"The Flying Scotsman: The Legend Lives on" by Brian Sharpe is a well written and beautifully illustrated book which tells the story of the railway locomotive, The Flying Scotsman. Actually, it does very much more than just that. It also sets out the background to the development of the class of engines of which Flying Scotsman was just one example, and also fills in much of the surrounding railway landscape. And it does so in an accessible way which means it can be enjoyed by a broad constituency of readers, not just the railway enthusiast in your life. Though if truth be told, it's going to prove a fascinating read for the railway enthusiast in your life as well.
Perhaps the best aspect of the book is the approach adopted by the author in dividing each chapter up into a series of short articles, each focusing on a particular aspect of the engine's development or history, or the wider background. The opening chapter begins with a section entitled "why is this the best-known steam engine in the world"? The answer is largely down to the mystique of its name and image, rather than because of any intrinsic greatness of the engine itself: indeed it seems there were better engines in the class. This was simply the one which attracted all the attention when the class was in service, and certainly since. We then move on to sections about the Great Northern Railway (which, it seems, was neither especially great nor particularly northern); about the engineer Sir Nigel Gresley who designed the class; about his other locomotive designs; about engine wheel configurations. Later on the mix is enlivened further with "What If?" boxes: for example what if Gresley had not been appointed Chief Mechanical Engineer of the GNR?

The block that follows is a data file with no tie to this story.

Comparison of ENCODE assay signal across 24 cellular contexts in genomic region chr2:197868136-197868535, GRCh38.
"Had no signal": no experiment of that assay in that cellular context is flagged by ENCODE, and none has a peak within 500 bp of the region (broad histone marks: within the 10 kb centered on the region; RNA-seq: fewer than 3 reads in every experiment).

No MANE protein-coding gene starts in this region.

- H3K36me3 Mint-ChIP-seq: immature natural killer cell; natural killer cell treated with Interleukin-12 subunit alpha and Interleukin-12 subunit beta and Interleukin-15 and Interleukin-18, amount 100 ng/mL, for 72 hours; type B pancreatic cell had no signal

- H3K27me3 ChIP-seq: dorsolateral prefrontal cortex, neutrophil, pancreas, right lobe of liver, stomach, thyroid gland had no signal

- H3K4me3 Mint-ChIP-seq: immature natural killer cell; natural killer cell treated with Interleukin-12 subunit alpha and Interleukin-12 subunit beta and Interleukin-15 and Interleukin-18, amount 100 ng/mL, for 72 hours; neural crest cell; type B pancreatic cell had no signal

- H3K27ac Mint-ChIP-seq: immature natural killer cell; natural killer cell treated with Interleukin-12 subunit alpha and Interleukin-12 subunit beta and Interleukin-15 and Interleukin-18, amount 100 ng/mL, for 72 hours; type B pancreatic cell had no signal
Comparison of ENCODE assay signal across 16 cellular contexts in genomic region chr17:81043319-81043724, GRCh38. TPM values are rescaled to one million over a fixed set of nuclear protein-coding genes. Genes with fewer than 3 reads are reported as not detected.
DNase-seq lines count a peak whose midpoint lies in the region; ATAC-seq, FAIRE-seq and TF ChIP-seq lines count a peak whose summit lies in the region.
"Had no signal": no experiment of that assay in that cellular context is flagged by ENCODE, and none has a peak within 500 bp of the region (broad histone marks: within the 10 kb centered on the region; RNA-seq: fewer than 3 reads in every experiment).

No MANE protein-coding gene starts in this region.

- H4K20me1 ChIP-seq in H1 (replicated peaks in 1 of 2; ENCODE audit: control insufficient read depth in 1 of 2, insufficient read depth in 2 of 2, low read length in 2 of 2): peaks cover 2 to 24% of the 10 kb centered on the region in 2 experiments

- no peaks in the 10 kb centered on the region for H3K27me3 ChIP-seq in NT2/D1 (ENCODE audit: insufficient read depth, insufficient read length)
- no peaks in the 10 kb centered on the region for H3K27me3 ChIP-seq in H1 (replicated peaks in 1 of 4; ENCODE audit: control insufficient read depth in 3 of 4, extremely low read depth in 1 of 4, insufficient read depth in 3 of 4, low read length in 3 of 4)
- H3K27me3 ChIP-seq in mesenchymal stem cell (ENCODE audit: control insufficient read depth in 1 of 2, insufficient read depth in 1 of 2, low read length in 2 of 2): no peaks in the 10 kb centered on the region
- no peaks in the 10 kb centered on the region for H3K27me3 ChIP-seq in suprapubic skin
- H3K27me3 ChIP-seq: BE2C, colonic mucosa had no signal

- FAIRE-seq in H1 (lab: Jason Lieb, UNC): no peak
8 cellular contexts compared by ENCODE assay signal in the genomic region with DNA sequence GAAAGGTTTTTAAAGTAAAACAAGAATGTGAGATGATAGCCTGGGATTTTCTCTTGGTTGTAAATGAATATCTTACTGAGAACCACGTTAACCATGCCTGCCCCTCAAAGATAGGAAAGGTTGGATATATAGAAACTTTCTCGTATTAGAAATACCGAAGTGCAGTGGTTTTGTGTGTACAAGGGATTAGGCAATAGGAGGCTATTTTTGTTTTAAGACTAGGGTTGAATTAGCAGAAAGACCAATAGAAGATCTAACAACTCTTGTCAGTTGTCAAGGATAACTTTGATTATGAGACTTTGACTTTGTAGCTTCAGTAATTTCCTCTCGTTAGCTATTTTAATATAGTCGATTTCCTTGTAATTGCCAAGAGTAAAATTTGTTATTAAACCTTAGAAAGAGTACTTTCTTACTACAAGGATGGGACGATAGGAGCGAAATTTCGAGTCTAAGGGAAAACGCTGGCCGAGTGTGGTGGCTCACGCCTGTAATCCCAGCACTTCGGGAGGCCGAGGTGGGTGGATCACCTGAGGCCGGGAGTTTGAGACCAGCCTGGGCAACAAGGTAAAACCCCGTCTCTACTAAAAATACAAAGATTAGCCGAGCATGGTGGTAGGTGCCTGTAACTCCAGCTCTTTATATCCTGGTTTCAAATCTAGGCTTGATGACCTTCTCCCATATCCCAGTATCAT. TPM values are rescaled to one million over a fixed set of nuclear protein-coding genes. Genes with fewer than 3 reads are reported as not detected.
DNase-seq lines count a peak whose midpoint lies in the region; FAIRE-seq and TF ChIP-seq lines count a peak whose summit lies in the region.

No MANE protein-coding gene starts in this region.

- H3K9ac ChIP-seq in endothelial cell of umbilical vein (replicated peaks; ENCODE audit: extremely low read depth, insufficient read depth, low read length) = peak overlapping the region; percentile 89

The first third of the book is the story up to the retirement of the Flying Scotsman from BR service in 1963, while the latter two thirds takes a similar approach to the story of the Flying Scotsman, and to a much lesser degree other preserved locomotives, in the half century since. Again, a very varied approach is adopted, drawing on different perspectives: and again, this greatly helps ensure that the result is a book of wide and enduring appeal.